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OR XL P1 #67: Report of Major John Byrne, 155th NY, June 12-July 30, 1864

No. 67. Report of Major John Byrne, One hundred and fifty-fifth New York Infantry.1



On June 12 the regiment left Cold Harbor, crossed the Chickahominy, and on June 14 crossed the James River.

On June 15 marched toward Petersburg and arrived on the hills in front of the city, one mile and a half distant, and a little to the left of the City Point railroad, at 10 p. m.

On June 16 the regiment was deployed as skirmishers to cover the advance of the brigade in the assault on the enemy’s works of this date. The works could not be carried, but a new line was established by throwing up breast-works during the night with tin cups and bayonets, which compelled the enemy to evacuate his on the night of the 17th.

June 17, the regiment was relieved in the evening, and on the 18th were sent to the front as support for the Third Division in their assault on the enemy’s works of this date. Were withdrawn and took position in breast-works lately occupied by the enemy.

The regiment on June 22 lay on the Jerusalem plank road near where McKnight’s battery was captured by the enemy and the disaster of that day occurred. The regiment, in company with the brigade, was at once ordered to advance through the wood and recapture the guns. Found the enemy behind the breast-works lately held by our troops in strong force. The regiment was met with a galling fire but held their ground, returning the enemy’s fire until 11 p. m., when both sides ceased and lay down to rest. At daylight the regiment, with the brigade, charged again and captured the works and a few prisoners, among whom was a rebel captain. The guns, however, were removed during the night. From that time to the 26th of July the regiment was chiefly engaged on picket duty on the left of the army and resting.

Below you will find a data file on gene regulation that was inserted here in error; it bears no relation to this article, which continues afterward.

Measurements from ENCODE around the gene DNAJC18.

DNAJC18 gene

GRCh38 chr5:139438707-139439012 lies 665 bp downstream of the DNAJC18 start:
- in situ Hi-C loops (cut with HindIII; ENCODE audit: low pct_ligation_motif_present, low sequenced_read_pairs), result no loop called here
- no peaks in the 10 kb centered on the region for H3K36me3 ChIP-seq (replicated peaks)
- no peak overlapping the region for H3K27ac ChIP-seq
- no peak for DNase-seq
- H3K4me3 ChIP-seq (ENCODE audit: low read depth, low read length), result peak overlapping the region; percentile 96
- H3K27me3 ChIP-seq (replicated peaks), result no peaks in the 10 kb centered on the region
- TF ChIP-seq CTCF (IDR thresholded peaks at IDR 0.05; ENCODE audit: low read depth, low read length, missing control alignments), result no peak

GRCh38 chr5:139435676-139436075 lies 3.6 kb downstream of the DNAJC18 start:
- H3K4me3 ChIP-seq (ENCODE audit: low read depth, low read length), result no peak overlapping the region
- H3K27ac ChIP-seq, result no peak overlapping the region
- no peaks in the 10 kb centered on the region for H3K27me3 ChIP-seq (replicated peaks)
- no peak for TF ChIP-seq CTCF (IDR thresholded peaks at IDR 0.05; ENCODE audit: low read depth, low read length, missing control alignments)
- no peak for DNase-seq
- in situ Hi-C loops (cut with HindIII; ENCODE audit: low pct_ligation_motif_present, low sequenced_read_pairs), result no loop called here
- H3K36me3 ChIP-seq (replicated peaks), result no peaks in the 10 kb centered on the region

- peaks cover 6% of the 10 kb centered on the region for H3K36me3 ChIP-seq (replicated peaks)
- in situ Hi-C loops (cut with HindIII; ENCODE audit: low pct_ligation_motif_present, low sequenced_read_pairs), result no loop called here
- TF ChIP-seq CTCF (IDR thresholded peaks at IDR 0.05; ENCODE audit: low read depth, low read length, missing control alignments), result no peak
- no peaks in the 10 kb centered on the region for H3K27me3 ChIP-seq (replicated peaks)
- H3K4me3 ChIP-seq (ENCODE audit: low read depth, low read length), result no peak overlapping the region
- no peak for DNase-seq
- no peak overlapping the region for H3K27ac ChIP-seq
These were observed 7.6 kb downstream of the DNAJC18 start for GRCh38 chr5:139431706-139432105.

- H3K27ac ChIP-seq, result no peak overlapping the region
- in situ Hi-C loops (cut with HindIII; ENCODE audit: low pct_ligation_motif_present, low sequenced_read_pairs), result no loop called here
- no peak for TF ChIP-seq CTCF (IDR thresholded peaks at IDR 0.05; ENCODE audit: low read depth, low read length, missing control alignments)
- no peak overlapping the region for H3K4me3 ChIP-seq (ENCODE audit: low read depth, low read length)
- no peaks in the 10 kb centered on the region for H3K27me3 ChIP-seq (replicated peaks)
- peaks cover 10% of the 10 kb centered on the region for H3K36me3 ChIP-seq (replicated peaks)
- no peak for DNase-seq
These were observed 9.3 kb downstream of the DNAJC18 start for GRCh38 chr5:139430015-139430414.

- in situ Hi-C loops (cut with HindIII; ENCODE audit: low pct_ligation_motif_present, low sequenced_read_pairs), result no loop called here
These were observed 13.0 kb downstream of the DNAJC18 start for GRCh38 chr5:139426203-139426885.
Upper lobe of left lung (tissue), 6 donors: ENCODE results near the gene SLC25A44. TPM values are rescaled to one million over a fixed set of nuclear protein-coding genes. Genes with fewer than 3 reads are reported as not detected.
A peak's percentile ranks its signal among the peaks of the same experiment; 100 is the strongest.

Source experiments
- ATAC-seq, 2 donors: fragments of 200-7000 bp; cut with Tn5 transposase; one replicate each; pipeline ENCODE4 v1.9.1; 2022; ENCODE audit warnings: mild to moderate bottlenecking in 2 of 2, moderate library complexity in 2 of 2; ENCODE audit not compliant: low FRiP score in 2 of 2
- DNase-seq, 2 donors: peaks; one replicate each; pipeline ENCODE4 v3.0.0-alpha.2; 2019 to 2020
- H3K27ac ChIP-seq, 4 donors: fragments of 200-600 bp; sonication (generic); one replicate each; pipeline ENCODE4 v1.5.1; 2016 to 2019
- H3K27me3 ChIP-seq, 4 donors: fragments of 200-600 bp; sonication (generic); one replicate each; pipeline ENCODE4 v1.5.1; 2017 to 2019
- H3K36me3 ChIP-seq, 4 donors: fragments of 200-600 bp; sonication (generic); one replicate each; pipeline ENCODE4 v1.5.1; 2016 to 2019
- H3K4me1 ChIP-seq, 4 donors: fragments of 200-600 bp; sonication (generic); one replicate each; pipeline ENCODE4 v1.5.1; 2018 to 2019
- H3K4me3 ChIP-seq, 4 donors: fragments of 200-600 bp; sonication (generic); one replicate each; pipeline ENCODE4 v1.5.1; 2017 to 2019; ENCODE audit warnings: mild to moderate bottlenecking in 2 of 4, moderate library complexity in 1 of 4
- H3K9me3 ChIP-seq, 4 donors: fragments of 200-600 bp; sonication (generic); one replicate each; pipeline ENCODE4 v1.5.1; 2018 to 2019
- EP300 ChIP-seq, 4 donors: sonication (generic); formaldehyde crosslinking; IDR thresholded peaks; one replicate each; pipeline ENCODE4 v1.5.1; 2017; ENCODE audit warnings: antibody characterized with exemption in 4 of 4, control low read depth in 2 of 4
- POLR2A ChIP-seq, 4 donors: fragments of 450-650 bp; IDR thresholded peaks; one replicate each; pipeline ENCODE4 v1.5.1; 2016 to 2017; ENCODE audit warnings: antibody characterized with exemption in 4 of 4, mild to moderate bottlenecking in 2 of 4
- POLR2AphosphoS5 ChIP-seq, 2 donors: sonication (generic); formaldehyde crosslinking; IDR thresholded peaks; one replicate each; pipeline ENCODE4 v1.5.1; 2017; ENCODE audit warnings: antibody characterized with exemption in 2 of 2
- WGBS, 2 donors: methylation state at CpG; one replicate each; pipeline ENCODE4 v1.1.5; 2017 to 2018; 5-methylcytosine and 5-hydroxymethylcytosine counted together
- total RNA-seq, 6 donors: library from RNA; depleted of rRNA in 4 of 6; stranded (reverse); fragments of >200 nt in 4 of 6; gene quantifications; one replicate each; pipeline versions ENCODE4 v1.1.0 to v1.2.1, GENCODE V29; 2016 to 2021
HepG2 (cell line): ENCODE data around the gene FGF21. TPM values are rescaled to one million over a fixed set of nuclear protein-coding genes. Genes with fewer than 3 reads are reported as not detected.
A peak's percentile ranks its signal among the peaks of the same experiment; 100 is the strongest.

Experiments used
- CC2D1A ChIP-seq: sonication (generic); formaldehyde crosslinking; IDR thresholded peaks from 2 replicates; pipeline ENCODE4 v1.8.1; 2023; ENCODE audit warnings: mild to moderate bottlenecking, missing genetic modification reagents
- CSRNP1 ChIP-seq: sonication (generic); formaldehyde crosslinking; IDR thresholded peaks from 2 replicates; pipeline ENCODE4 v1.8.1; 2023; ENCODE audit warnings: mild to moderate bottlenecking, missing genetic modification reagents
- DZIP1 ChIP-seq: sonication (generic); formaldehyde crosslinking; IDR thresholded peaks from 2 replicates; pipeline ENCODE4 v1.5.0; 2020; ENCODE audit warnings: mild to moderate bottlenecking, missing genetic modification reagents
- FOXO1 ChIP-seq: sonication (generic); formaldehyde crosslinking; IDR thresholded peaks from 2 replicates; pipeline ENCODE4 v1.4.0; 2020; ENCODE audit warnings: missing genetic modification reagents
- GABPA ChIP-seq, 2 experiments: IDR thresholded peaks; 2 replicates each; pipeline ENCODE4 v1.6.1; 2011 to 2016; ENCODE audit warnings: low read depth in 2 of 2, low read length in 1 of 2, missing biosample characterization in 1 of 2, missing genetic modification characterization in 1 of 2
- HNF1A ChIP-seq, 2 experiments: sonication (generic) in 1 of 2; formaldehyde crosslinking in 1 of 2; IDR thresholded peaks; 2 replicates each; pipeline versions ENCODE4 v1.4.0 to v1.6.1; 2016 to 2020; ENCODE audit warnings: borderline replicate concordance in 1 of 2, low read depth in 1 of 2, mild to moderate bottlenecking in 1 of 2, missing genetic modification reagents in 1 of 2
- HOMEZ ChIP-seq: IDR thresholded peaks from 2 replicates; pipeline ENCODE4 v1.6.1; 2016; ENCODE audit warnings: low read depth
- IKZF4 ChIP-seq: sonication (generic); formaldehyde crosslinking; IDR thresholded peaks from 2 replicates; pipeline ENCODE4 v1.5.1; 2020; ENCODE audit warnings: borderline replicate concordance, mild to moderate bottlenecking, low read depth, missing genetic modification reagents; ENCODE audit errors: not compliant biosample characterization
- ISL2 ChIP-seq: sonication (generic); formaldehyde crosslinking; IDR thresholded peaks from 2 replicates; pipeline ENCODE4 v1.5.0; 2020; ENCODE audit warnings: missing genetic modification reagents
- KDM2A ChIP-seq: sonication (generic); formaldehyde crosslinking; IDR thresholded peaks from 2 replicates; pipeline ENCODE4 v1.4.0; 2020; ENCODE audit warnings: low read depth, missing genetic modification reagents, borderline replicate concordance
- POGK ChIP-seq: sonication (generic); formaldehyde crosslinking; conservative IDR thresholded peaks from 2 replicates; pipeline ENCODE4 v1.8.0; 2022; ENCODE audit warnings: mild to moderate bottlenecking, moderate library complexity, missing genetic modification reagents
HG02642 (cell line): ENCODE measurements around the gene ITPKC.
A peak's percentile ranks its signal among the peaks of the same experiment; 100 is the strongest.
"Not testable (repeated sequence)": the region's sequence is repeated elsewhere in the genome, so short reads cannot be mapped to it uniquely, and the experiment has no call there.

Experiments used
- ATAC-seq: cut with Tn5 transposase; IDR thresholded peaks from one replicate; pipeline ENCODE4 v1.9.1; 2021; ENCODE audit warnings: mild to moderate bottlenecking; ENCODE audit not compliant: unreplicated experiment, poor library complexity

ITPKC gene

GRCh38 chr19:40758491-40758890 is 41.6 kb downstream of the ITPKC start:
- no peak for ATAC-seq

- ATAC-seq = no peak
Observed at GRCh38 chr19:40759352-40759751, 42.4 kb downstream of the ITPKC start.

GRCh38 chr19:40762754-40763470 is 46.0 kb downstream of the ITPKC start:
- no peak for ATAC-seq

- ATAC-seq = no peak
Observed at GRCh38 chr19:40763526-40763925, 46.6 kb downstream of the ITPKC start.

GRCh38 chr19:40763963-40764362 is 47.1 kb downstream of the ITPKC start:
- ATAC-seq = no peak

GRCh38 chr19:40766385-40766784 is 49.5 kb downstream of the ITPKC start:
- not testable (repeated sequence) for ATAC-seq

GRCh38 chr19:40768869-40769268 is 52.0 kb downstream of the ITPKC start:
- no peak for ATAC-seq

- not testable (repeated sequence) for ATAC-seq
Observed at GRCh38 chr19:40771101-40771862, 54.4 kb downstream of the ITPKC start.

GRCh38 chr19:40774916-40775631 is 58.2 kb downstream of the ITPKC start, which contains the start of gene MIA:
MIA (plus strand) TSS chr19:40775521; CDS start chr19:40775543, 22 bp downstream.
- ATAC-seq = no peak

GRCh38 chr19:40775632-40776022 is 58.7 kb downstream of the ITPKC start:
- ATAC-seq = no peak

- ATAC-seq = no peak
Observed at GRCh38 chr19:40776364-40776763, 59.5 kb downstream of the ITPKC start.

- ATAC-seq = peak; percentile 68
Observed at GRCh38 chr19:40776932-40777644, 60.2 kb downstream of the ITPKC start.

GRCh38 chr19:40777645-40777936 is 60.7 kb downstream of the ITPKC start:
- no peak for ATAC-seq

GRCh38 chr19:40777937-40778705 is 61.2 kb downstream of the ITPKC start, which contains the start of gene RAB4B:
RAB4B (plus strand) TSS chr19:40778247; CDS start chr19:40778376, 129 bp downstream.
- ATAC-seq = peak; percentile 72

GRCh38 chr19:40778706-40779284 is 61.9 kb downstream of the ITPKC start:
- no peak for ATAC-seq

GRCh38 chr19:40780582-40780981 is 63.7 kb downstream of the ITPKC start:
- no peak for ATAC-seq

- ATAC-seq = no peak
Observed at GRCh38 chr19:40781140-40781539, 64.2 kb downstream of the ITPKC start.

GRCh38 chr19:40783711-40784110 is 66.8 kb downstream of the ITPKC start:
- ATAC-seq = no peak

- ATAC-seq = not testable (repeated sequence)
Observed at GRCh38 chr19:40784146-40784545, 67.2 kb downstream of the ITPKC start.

On July 26 marched to Deep Bottom, near Jones’ Landing, on the James River, and crossed at daylight. The regiment, in company with the One hundred and seventieth New York State Volunteers, were deployed as skirmishers and advanced on the enemy’s works, forming the left of the line, which drove the rebels from their works and captured four guns. The regiment did not encounter any opposition on their front; advanced a mile beyond the works lately held by the enemy and found them strongly posted and fortified in a commanding position. Remained in this position until the evening of 28th, when the regiment moved back toward the river.

On July 29, at 10 p. m., the regiment left Deep Bottom, and by a forced march made the position held by the regiment on the 16th of June, previous to the assault. At daylight on the 30th were ordered to lie down, and were held with other troops in reserve in rear of the Ninth and Eighteenth Corps during the bombardment and assault of the enemy’s works of that day.

The regiment suffered in casualties in front of Petersburg to July 30, 2 officers killed and 3 wounded, 16 men killed and 69 wounded.


* For portion of report (here omitted) covering operations from May 13 to June 12, 1864, see Vol. XXXVI, Part I, p.462.


Accompanying this report please find a full list of the names of killed, wounded, and missing from May 18 to July 30, 1864.

I have the honor to be, captain, your obedient servant,


Major, Commanding Regiment.


Assistant Adjutant-General.


  1. The War of the Rebellion: A Compilation of the Official Records of the Union and Confederate Armies, Volume XL, Part 1 (Serial Number 80), pages 379-380
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